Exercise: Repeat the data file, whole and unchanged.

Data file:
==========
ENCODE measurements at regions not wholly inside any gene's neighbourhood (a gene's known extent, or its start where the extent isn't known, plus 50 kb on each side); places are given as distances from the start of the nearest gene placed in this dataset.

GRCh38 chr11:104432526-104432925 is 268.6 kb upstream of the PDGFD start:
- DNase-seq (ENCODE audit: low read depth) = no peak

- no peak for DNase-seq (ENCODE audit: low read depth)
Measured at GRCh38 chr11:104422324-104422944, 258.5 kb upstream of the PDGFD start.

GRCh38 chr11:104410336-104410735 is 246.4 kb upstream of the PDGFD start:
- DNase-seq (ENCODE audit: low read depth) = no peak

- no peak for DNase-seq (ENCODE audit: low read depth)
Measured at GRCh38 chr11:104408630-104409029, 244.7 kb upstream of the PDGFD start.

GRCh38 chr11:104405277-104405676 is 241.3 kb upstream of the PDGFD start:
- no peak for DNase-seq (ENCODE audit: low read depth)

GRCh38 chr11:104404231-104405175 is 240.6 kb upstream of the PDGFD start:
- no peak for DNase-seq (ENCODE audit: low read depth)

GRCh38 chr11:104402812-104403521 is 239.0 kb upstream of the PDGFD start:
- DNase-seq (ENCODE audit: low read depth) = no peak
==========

ENCODE measurements at regions not wholly inside any gene's neighbourhood (a gene's known extent, or its start where the extent isn't known, plus 50 kb on each side); places are given as distances from the start of the nearest gene placed in this dataset.

GRCh38 chr11:104432526-104432925 is 268.6 kb upstream of the PDGFD start:
- DNase-seq (ENCODE audit: low read depth) = no peak

- no peak for DNase-seq (ENCODE audit: low read depth)
Measured at GRCh38 chr11:104422324-104422944, 258.5 kb upstream of the PDGFD start.

GRCh38 chr11:104410336-104410735 is 246.4 kb upstream of the PDGFD start:
- DNase-seq (ENCODE audit: low read depth) = no peak

- no peak for DNase-seq (ENCODE audit: low read depth)
Measured at GRCh38 chr11:104408630-104409029, 244.7 kb upstream of the PDGFD start.

GRCh38 chr11:104405277-104405676 is 241.3 kb upstream of the PDGFD start:
- no peak for DNase-seq (ENCODE audit: low read depth)

GRCh38 chr11:104404231-104405175 is 240.6 kb upstream of the PDGFD start:
- no peak for DNase-seq (ENCODE audit: low read depth)

GRCh38 chr11:104402812-104403521 is 239.0 kb upstream of the PDGFD start:
- DNase-seq (ENCODE audit: low read depth) = no peak